Surface Transforms plc (LON:SCE) is the topic of conversation when Hardman and Co’s Analyst Mike Foster caught up with DirectorsTalk for an exclusive interview.
Q1: Mike, there have been estimate downgrades over the past year, can you just tell us where are we now?
A1: The second most important point for investors is the full resolution of commissioning problems associated with the ten-fold ramp up in production capacity. The company has made several announcements about this matter, over recent months, and has been very clear about the developments. This was a classic under-promise in the past six months and the equipment has been working at optimum level for three months now. Remember, this is a ten-fold step-up.
Q2: You say the second most important point is the resolution of the production output, could you just expand on that for us?
A2: The opportunity here is a market in carbon ceramic brake discs, which is rising fast to soon become a £2bn a year market. Surface Transforms is one of two suppliers globally. There are huge barriers to new competitors and indeed the reality of this ten-fold output ramp up goes to show that. The order book trebled to £300m in 2022, having doubled in 2021 and 2020. The order pipeline beyond that has been new near-term potential orders too.
Q3: Can you be clear on that with the firm orders and order pipeline that you’re talking about?
A3: Carbon ceramic brake discs are a growth market and their safety-critical and high-performance nature means literally years of testing by the global car manufacturers before being designed into the new models. That means high visibility that an order is likely as the car markers invest time and money in testing the SCE.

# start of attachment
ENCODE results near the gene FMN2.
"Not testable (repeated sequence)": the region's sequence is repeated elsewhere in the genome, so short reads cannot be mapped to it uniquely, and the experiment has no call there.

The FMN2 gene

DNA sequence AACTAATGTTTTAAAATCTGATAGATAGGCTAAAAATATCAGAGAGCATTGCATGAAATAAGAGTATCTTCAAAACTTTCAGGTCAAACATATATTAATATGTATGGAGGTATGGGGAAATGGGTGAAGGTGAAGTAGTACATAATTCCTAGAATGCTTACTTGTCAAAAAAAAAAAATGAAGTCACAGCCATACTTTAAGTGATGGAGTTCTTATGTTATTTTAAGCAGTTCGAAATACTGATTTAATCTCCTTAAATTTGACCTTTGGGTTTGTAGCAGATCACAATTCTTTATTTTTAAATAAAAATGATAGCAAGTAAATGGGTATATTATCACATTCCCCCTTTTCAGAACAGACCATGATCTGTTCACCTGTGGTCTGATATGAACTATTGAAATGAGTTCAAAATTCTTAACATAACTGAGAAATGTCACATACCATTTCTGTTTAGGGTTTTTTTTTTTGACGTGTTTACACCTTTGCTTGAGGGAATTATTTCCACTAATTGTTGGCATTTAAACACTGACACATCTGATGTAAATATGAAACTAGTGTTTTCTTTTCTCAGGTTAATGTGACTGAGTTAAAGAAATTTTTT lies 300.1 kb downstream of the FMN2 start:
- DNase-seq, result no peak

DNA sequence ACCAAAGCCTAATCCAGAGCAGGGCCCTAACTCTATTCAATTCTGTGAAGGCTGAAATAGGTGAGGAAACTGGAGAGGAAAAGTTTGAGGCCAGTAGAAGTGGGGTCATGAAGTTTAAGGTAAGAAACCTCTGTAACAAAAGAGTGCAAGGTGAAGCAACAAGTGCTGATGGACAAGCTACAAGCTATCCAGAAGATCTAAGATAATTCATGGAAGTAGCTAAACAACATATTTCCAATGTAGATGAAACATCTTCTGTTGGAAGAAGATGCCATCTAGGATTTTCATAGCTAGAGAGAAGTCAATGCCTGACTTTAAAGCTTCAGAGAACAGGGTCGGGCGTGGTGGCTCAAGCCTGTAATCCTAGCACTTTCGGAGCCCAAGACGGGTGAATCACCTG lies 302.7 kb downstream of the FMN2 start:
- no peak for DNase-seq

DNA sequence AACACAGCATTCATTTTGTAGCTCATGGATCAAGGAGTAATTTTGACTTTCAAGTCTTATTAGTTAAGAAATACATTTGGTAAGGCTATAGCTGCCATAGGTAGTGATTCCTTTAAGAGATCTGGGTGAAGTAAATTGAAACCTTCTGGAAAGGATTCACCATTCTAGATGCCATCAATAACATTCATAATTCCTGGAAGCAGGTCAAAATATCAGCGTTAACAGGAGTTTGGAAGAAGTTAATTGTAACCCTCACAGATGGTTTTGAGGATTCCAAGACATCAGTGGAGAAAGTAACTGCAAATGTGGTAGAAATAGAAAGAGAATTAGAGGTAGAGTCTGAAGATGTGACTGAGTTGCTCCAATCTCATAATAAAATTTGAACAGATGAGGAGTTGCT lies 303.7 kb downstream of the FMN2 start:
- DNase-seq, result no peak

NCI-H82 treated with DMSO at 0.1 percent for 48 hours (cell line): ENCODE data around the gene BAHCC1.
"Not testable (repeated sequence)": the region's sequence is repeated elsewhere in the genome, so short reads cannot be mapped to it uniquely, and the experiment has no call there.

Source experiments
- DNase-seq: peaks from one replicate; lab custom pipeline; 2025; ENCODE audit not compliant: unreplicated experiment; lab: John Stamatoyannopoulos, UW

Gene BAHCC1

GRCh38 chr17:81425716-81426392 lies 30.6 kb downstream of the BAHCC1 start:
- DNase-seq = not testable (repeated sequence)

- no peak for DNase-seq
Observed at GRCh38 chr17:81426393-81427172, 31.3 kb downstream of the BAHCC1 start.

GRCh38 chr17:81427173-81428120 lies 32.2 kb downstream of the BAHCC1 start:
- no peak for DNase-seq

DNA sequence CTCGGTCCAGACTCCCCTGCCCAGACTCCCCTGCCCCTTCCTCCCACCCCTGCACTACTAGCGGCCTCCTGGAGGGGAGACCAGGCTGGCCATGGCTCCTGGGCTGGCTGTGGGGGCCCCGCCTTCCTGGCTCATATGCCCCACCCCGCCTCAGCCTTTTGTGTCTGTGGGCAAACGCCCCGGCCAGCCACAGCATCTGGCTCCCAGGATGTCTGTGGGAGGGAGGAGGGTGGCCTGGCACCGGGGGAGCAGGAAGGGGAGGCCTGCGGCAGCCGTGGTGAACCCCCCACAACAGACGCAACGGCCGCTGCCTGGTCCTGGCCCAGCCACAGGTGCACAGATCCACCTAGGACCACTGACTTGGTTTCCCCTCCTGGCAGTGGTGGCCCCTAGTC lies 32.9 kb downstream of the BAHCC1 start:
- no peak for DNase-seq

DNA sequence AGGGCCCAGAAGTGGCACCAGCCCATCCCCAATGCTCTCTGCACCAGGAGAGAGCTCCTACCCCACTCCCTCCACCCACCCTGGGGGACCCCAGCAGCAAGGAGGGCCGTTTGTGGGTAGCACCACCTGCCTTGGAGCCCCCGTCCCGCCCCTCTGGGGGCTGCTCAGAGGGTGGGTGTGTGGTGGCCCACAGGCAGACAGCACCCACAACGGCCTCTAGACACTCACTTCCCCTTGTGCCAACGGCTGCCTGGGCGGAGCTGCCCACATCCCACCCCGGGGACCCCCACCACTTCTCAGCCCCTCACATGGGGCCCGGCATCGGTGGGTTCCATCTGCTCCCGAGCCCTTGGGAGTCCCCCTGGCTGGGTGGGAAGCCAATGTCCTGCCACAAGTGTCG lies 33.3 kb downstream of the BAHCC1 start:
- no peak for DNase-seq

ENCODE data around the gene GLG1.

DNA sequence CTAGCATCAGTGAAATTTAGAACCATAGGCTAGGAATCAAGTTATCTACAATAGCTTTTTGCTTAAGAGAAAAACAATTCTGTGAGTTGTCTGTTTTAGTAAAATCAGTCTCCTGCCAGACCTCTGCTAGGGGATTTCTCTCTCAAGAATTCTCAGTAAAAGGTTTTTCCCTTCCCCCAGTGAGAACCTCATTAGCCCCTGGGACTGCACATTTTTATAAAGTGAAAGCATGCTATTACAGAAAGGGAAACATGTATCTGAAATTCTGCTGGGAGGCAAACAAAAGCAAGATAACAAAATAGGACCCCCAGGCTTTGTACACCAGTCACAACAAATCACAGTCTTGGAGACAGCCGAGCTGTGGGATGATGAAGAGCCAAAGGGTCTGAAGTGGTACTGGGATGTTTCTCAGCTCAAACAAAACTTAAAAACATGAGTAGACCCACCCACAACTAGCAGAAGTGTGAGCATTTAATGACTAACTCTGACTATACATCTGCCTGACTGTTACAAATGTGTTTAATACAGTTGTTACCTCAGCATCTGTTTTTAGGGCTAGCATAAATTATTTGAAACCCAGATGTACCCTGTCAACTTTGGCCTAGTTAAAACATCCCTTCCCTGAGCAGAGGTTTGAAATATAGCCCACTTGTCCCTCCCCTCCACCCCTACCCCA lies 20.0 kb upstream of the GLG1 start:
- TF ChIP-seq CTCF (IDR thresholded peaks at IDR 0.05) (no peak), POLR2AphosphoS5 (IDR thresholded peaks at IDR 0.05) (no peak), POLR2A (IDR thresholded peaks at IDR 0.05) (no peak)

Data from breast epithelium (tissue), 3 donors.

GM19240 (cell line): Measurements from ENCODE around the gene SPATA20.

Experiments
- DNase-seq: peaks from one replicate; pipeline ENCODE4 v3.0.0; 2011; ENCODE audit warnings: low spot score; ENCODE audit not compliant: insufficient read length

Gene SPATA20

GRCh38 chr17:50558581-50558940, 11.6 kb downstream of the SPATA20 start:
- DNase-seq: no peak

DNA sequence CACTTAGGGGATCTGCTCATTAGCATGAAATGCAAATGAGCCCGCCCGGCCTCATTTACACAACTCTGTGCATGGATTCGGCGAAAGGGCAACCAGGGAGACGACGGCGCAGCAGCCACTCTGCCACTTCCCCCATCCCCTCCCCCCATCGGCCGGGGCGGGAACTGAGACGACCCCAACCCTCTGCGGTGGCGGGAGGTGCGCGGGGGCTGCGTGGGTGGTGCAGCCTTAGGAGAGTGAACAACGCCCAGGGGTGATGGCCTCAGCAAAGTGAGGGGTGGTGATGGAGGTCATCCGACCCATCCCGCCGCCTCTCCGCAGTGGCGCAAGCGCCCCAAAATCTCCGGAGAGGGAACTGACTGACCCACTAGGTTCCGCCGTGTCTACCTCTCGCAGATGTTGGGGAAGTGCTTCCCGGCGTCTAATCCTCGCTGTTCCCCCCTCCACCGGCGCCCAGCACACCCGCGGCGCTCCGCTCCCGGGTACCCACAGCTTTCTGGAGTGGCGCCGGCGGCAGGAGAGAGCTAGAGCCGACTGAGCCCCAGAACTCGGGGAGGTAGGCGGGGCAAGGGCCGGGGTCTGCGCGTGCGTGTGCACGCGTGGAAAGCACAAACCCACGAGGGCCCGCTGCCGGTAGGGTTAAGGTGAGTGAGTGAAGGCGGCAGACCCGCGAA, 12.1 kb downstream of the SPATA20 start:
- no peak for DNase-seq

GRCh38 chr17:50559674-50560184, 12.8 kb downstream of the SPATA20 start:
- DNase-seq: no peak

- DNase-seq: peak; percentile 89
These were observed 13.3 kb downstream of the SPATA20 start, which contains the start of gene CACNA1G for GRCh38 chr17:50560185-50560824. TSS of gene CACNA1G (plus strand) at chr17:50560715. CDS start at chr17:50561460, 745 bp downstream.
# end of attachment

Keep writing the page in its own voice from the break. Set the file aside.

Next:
Remember, there are only two suppliers globally. Therefore, we have firm orders – principally from four global mega clients, most of which have now placed several orders with them – and we have high-prospect orders where there have been these dozens and dozens of tests by the manufacturer in the test rig, on the road and in arctic-like or Sahara-style on-road conditions.
Q4: So, the company has plenty of orders but there have been those downgrades last year?
A4: The company is not order constrained, it has been capacity constrained, and the production – particularly, but not exclusively, the furnaces – has now resolved those problems. But there also was a push to the right on the start date of one of its orders, an order where production is now well under way, but it had been scheduled to begin last year.
Normally, production begins 18 to 24 months after the firm order is given and made public. The long flash to bang is because this component is critical to the whole chassis – by the way, the weight saving versus iron brakes is a crucial one of many attributes – so it’s designed in, years before the car rolls off the production line. This order that got delayed had a planned lead time of months, not a short number of years, and that proved too ambitious for the car manufacturers’ total components lead times.